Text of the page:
Environmentalism is becoming something of a religion. Those who subscribe to most or all of the tenants of the environmentalist doctrine are among the movement’s acolytes, composting and recycling, canvas bagging it and buying organic, living what they consider “healthier,” less “impactful” lives. A thoughtful environmentalist should recognize these actions to be sacraments grounded in a hybrid moral code. “I am doing my part to rectify the mess made by the sinners around me.” How persuasive is this feeling of self-worth and moral superiority? Like all religious conviction, it is undeniably powerful and fulfilling, but it comes at a cost. Too often this fetal “religion” ignores fact in favor of that which is deemed morally superior. For example, radical environmentalists demand a wilderness without humans, ignoring the fact that management (stewardship) is now an unfortunate necessity given our exuberant use of natural resources and our continued sprawl. Reason must enter into the equation. Thoughtful environmentalism of the secular variety is possible, as long as we don’t allow ourselves to become vain.
This brings me to the concept of the Steady State Economy.
I first heard wind of Brian Czech’s Center for the Advancement of the Steady State Economy (CASSE) project a year ago. My initial reaction was positive, though I feared support for the concept would be relegated to left-wing environmental groups of the “religious” variety. Surprisingly, I am hearing the term used with more frequency these days, sometimes by folks with little interest in preserving biodiversity or encouraging ecological sustainability.
I am a proponent of the philosophy (read this .pdf for an excellent summary). The front page of the CASSE website states:
“Economic growth is an increase in the production and consumption of goods and services. It entails increasing population, per capita consumption, or both. Economic growth leaves a larger ecological footprint, causing civil strife and bringing nations into conflict.”This simplifies, for the sake of dramatic impact, the arguments made by the economists behind the SSE. For me, the heart of the matter is touched on in the following selection.
“…Wildlife biologists know that a wide variety of social structures may produce stable populations. The same holds true for a steady state economy. For example, a steady state economy with long human life spans entails low birth and death rates. In our opinion this is preferable, within reason, to a steady state economy with short life spans, high birth rates, and high death rates. The same concept applies to capital and durable goods such as automobiles. We opine that a relatively slow flow of high-quality, long-lasting goods is preferable to a fast flow of low-quality, short-lived goods.”The SSE will not take hold in the United States anytime soon, but in more socially-minded democracies, like Sweden or England, the approach is not so alien. The truth is, however, such a transition from market-driven capitalism to stability-driven capitalism is unlikely to occur unless the populous desires as much. In the United States, our stock market would require overhaul, making it “less of a casino,” by decreasing its volatility and demand for liquidity. This seems unlikely, especially in the immediate future. In fact, were the transition to begin today, the market would likely hemorrhage. Making things even more unattractive for the “powers that be,” implementation of the Steady State Economy requires, for countries like the United States, a marked decrease in Gross Domestic Product. As a result, I believe the SSE can not become a concrete reality in the foreseeable future, but that we should strive for it no less.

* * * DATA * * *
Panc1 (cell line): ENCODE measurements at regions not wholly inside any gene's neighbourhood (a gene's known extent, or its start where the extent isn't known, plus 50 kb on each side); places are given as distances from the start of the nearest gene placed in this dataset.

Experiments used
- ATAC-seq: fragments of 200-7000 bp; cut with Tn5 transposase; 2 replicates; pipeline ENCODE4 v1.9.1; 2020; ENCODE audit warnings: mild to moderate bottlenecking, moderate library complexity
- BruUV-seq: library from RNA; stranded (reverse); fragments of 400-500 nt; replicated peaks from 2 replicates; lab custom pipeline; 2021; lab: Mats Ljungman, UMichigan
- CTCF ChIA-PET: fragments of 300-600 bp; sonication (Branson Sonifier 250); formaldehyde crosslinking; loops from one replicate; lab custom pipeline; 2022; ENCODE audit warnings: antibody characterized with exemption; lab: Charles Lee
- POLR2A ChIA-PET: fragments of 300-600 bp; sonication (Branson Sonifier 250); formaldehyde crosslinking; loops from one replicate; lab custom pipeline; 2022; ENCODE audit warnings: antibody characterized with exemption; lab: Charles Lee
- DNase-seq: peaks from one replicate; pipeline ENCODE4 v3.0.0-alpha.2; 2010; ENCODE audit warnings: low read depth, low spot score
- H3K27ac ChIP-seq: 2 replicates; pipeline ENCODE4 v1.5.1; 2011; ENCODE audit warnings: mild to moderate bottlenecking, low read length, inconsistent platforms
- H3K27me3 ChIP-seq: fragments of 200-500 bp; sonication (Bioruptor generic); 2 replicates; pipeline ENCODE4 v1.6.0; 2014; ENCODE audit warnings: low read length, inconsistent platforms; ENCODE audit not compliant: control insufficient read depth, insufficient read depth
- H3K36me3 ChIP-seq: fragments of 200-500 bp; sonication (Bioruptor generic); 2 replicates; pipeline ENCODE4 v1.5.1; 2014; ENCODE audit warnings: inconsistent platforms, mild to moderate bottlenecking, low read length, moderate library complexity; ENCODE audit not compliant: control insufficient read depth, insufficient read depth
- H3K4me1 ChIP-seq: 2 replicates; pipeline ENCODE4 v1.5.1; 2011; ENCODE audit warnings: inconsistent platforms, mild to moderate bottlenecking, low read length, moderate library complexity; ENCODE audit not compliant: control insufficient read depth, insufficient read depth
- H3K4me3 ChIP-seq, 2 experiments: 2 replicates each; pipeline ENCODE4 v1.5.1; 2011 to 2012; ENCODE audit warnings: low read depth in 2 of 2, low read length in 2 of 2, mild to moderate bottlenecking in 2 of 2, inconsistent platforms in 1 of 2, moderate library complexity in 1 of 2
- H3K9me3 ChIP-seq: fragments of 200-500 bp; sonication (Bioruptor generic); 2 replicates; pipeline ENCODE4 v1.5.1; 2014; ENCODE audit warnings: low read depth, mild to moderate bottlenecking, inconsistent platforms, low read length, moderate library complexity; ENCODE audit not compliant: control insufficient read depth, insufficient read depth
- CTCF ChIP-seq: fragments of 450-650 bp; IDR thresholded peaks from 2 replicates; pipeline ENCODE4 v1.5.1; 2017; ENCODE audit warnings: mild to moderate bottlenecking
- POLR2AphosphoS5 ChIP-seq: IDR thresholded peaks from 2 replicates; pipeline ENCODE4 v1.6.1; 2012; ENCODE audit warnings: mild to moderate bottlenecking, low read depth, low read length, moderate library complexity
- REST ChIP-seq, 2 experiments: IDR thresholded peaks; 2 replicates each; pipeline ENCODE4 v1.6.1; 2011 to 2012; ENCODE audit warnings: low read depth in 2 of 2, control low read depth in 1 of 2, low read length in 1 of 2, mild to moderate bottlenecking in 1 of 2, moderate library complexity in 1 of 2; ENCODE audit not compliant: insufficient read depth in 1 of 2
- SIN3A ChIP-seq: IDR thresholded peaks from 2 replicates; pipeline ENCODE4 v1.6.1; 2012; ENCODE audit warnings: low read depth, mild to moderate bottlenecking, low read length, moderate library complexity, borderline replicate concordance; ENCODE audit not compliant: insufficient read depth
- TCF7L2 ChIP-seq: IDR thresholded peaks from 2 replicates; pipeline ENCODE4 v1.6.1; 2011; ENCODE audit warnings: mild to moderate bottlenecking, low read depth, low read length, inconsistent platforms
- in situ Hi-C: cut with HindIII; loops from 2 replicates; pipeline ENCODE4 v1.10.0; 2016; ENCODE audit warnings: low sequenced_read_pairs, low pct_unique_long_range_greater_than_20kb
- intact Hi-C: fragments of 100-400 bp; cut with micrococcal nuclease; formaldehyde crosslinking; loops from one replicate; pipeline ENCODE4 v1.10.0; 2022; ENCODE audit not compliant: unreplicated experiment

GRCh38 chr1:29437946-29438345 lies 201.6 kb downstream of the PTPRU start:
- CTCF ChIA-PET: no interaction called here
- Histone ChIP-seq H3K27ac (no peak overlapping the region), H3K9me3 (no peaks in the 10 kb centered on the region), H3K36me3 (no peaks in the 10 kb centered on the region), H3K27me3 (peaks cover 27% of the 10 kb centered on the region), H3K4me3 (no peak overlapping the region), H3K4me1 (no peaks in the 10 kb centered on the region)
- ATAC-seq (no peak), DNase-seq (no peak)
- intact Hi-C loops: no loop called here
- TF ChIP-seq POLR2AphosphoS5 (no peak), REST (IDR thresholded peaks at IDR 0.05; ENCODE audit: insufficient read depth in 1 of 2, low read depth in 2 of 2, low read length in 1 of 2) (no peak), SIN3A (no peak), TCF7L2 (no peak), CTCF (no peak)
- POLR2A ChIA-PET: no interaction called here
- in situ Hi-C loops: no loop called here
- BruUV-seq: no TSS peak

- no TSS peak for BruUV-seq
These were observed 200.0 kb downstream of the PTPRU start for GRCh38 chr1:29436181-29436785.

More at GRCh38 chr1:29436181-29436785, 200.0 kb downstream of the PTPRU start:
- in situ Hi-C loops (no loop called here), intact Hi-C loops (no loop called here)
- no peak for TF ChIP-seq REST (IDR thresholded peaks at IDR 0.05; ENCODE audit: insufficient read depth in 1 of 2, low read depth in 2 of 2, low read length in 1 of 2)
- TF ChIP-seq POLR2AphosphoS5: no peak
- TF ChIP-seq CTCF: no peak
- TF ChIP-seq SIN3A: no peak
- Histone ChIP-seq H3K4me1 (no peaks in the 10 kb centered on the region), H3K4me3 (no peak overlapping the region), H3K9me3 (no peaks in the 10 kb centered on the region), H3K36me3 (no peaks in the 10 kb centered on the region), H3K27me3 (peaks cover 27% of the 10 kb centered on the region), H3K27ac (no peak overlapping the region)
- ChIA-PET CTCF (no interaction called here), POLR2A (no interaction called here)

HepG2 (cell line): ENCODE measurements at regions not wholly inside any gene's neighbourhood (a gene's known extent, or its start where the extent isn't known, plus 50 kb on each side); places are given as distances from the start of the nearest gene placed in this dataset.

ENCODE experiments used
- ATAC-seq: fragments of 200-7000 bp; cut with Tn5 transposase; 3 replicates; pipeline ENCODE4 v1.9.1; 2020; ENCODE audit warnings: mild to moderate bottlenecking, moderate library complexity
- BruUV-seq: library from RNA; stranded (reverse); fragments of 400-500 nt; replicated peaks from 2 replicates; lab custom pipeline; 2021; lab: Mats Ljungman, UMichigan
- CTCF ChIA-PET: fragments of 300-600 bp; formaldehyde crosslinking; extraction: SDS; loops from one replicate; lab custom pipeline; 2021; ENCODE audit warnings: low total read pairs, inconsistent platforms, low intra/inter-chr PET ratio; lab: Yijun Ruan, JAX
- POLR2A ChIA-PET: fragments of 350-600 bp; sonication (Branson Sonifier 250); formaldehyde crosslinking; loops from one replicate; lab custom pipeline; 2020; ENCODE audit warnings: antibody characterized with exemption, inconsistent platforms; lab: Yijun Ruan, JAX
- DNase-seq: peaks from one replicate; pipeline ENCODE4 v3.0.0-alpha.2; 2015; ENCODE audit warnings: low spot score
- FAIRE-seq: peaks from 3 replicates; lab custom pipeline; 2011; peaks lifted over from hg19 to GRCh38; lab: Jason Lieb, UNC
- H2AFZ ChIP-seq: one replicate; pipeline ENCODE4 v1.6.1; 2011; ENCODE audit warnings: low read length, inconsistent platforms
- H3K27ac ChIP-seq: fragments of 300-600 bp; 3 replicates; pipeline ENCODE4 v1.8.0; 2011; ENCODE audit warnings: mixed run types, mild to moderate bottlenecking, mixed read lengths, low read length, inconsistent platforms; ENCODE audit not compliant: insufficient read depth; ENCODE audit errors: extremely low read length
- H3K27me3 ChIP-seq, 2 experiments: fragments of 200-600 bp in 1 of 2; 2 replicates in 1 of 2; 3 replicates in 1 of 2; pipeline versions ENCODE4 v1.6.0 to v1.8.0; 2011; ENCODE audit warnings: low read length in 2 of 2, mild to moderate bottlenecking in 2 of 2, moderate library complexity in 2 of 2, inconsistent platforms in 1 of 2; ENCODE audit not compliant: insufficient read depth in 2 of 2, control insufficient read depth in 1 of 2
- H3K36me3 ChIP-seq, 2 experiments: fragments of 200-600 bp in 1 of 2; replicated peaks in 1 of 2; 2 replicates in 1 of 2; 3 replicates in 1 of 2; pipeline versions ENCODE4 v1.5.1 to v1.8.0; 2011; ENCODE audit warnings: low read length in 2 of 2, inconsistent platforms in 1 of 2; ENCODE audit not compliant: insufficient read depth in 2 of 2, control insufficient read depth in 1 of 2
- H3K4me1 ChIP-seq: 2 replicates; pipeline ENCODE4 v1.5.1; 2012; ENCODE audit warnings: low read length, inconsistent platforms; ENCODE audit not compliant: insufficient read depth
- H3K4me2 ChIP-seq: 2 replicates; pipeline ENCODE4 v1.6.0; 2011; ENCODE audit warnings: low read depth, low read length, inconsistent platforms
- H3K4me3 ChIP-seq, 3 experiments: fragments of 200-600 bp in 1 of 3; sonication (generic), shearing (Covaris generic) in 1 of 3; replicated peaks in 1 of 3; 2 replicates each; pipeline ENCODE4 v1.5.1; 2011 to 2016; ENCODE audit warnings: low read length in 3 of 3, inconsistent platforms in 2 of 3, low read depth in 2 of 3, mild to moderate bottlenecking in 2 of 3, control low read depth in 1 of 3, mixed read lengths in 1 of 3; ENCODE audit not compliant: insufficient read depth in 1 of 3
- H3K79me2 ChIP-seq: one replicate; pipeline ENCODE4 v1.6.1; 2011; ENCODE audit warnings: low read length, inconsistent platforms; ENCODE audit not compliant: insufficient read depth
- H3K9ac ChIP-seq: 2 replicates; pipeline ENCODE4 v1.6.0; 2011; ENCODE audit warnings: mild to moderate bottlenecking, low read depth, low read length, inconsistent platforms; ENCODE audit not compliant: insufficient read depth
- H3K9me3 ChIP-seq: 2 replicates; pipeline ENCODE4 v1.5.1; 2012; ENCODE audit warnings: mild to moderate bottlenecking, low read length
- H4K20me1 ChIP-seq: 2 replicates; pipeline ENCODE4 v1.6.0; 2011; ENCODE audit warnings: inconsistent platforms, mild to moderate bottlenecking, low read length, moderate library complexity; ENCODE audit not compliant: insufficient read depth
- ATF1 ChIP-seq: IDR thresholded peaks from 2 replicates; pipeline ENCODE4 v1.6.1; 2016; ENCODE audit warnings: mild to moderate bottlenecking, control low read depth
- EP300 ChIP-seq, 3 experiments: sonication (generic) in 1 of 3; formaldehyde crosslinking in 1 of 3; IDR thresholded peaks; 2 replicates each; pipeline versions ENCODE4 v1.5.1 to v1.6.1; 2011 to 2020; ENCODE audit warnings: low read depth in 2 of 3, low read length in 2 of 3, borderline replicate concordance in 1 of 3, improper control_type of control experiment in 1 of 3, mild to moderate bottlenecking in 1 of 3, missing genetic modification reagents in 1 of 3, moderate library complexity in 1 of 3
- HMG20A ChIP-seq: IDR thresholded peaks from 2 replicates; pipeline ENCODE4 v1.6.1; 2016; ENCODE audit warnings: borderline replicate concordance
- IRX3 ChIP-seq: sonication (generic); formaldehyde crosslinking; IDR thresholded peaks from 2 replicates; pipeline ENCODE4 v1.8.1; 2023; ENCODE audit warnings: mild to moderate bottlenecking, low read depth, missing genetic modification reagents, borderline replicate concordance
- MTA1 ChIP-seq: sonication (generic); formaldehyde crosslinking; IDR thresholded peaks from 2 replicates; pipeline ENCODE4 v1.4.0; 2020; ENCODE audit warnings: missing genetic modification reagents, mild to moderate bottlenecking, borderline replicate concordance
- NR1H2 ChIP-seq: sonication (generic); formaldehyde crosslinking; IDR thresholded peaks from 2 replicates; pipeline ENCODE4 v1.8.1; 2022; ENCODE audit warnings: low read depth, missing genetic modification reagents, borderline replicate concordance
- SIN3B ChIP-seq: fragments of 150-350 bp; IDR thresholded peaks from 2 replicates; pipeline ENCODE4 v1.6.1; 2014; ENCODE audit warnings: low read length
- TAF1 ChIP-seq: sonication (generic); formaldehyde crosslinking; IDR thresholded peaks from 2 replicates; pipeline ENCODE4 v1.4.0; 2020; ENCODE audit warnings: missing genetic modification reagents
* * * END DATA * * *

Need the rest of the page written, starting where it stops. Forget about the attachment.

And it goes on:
As the selection below suggests, there is much to be gained from the sustainable lifestyle.
“Nor would any cultural stagnation result from a steady state economy. John Stuart Mill (1806-1873), one of the greatest economists and political philosophers in history, emphasized that an economy in which physical growth was no longer the goal would be more conducive to political, ethical, and spiritual improvements.”Ah, yes, ethical and spiritual improvement… So we’re back to individual action and lifestyle choices, rubbing shoulders with the “religious” environmentalists. Where do I sign up to feel superior to the rest of the heathens? I already recycle (excepting plastic, since the recycling process seems to do more harm than good), canvas bag it, and eat only meat that I have caught or killed myself. I’m a few sacraments shy of donning a robe and shuffling off to the commune. Why shouldn’t I begin buying everything carefully and, in my own way, push for the adoption of the SSE at a local level?
Well, the truth is I should.
I self-consciously poke fun at the problematic aspects of environmentalism only because it is so close to my heart. I am not a religious man in the popular or traditional understanding of the word. Biology, anthropology, paleontology, history: these are my holy tomes. Yet I firmly believe that through careful consideration, research, and political pressure we can arrive at a more complete conservation ethic, one which addresses not only biodiversity and “wilderness” (my principal areas of interest), but also global poverty and human rights.
Photo credit: ripped from the World Food Programme website